Lighting up our screens today is a new collection of luxury matchboxes celebrating modernist architecture in all its illuminated glory. Illustrated by London printmaker and artist
Under a new brand called London Strike, the first of six matchboxes has been released today by
Marking its 50th anniversary last year, the Grade II listed tower block in North Kensington has offered endless inspiration to the creative community, appearing in adverts, films and songs, and even famous books, such as J. G. Ballard’s dystopian novel High Rish and its 2016 film adaptation directed by Ben Wheatley.
It also makes an appearance in several music videos: Blur refers to the tower in its Best Days song. But enough about its history; this week, we’re introduced to an illustrated matchbox that heralds Ernő Goldfinger’s high-rise concrete creation.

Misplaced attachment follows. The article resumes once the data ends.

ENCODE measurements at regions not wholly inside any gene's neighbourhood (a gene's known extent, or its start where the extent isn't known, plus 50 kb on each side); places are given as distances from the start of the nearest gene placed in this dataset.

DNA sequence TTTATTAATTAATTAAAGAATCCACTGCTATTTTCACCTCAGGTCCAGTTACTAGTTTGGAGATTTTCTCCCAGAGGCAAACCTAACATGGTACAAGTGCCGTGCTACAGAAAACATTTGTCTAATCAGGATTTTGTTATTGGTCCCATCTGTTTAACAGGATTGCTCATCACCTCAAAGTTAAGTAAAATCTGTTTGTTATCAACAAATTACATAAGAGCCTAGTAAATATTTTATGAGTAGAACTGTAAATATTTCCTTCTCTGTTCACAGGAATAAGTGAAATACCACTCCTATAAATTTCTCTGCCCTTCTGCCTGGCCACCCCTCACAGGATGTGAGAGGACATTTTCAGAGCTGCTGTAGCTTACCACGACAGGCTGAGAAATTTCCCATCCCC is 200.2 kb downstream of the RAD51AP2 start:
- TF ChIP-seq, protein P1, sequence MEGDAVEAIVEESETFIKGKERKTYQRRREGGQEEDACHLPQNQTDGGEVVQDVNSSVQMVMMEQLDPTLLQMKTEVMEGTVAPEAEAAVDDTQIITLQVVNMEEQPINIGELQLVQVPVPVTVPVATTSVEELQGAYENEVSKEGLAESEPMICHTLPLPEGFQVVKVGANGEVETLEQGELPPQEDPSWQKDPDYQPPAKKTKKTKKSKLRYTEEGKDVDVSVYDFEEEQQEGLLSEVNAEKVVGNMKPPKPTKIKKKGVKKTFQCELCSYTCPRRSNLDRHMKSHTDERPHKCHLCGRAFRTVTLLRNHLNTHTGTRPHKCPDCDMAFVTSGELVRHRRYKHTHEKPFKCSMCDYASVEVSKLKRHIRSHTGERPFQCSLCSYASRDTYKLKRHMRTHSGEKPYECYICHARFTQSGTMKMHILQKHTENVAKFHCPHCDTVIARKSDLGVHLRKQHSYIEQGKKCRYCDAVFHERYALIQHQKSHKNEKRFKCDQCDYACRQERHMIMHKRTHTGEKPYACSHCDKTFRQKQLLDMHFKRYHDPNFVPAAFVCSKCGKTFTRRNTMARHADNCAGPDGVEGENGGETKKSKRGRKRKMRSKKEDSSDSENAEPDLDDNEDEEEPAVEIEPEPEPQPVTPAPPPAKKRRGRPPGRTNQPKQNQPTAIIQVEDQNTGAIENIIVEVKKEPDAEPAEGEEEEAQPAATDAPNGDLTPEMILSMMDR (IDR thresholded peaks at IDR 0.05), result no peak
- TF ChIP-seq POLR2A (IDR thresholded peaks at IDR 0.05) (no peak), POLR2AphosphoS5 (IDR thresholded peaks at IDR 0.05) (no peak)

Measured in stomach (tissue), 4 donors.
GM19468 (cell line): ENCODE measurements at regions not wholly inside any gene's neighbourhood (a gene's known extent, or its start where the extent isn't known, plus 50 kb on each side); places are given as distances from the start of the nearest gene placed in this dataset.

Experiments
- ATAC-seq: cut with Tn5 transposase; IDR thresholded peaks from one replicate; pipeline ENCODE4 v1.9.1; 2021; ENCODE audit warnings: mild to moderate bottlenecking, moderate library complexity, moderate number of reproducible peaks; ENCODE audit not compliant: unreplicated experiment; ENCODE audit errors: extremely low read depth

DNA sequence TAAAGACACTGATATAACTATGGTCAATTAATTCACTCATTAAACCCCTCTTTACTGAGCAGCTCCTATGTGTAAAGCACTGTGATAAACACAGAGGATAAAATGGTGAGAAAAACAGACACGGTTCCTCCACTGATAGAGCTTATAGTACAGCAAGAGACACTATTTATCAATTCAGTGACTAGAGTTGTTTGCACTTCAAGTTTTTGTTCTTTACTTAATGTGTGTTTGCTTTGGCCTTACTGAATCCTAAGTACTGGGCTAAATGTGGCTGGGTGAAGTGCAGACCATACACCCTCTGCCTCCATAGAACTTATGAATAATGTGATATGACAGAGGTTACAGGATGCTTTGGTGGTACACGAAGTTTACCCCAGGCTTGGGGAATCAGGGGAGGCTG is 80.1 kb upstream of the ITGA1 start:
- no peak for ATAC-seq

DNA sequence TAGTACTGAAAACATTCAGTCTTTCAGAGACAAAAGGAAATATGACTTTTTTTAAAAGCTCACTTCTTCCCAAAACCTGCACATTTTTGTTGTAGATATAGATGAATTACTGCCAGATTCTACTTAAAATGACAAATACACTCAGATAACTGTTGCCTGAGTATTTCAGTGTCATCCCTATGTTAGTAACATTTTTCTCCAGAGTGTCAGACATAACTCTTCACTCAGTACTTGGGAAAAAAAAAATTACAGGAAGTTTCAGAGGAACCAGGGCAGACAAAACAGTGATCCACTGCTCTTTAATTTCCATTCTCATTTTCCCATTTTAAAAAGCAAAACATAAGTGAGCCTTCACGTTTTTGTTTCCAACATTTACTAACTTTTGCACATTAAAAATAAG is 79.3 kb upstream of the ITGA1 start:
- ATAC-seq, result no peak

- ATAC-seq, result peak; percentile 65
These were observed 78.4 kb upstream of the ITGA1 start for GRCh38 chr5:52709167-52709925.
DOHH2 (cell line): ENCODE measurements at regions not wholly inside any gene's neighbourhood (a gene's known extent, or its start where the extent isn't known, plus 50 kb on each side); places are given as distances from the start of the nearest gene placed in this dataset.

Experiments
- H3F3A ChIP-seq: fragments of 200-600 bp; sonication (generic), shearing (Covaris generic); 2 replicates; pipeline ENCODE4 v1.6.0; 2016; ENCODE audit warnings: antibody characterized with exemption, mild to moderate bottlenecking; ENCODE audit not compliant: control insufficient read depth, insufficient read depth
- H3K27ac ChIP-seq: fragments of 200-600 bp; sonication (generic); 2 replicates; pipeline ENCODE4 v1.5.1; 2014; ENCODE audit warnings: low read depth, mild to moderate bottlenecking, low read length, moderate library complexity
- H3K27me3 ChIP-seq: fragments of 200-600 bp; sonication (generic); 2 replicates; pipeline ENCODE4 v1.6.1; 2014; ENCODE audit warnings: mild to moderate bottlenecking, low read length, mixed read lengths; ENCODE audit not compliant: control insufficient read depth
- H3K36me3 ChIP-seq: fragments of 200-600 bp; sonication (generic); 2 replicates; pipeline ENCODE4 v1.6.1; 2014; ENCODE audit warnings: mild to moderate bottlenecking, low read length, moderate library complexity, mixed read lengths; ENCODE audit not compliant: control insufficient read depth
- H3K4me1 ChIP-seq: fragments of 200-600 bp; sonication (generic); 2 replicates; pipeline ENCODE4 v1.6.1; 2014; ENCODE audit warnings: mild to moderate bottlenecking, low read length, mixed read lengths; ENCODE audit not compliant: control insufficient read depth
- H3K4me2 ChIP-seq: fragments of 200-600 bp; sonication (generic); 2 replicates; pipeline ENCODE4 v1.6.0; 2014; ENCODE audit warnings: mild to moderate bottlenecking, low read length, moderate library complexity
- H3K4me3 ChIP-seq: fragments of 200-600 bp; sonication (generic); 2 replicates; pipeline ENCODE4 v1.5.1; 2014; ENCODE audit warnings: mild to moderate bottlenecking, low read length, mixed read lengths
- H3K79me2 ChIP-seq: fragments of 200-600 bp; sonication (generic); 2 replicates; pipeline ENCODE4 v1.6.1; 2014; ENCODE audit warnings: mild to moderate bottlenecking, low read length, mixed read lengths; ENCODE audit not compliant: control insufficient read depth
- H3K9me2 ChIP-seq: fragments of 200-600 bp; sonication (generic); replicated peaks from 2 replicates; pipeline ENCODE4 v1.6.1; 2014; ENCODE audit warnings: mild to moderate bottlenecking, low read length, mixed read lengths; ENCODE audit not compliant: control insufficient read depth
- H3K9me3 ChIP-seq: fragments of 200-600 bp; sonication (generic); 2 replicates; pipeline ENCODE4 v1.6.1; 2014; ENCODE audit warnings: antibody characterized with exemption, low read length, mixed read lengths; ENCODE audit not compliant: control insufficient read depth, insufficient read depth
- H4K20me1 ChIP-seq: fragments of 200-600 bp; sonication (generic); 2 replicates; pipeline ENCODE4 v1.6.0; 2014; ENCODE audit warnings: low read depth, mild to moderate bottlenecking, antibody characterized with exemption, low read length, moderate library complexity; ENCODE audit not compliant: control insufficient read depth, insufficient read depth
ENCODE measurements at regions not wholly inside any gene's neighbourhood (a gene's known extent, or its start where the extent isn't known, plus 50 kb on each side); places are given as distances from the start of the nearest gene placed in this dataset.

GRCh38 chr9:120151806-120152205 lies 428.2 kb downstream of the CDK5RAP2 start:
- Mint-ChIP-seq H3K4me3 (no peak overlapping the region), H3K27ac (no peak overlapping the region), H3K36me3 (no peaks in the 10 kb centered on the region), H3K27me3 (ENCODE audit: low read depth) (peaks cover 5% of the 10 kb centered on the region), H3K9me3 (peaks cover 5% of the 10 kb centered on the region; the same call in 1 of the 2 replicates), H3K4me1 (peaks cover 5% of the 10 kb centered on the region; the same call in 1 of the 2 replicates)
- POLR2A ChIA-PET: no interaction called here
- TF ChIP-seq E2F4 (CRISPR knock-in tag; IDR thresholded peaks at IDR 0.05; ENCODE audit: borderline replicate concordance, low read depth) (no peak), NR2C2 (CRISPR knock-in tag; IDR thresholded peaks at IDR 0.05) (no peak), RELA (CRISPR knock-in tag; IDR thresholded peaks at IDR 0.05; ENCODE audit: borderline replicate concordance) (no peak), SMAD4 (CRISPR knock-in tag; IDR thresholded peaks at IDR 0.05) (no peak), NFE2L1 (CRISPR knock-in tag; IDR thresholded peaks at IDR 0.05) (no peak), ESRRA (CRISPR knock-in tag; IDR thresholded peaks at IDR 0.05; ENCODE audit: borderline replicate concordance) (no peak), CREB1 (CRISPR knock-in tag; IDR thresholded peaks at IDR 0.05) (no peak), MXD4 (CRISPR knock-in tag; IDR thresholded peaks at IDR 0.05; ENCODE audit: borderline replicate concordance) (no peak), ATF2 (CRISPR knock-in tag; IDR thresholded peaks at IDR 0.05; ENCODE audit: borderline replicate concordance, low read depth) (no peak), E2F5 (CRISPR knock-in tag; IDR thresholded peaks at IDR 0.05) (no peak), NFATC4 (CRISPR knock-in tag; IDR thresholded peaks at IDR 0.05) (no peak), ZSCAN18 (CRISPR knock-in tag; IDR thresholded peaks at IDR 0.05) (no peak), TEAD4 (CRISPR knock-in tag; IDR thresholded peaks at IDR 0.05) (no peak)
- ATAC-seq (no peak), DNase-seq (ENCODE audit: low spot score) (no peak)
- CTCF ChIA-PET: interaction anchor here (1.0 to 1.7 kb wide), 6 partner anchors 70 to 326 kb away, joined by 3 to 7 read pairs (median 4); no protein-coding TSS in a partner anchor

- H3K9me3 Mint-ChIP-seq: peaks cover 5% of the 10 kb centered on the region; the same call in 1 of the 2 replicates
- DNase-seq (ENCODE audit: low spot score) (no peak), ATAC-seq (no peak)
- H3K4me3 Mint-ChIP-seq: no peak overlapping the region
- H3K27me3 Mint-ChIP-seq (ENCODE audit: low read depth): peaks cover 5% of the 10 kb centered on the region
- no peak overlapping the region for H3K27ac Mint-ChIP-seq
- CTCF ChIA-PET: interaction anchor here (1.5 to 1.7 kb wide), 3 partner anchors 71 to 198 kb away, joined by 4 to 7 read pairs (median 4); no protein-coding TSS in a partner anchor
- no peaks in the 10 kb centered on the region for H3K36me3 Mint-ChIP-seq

Donned in Paul Catherall’s iconic style, it’s a type of architecture that the artist knows only too well. His impactful linocuts of architectural landmarks are instantly recognisable, whether on Tube posters, book covers, or, in this case, matchboxes. Clean and sharp with a striking colour palette of blue, green and pink, the balanced artwork has that same graphic edge that we’ve come to expect from Paul.
This love for Brutalist and Modernist buildings began in Paul’s youth, as he was raised in Coventry, surrounded by concrete icons along the city’s skyline. Now based in London, he has continued this passion and made controversial buildings, such as the Elephant and Castle Shopping Centre and Telecom Tower, the subject of his prints, alongside more celebrated structures like Tate Modern or Battersea Power Station.
The Trellick Tower is the latest building to get his expert eye that draws on the best of classic midcentury poster design. It’s available to purchase via Blue Crow Media’s
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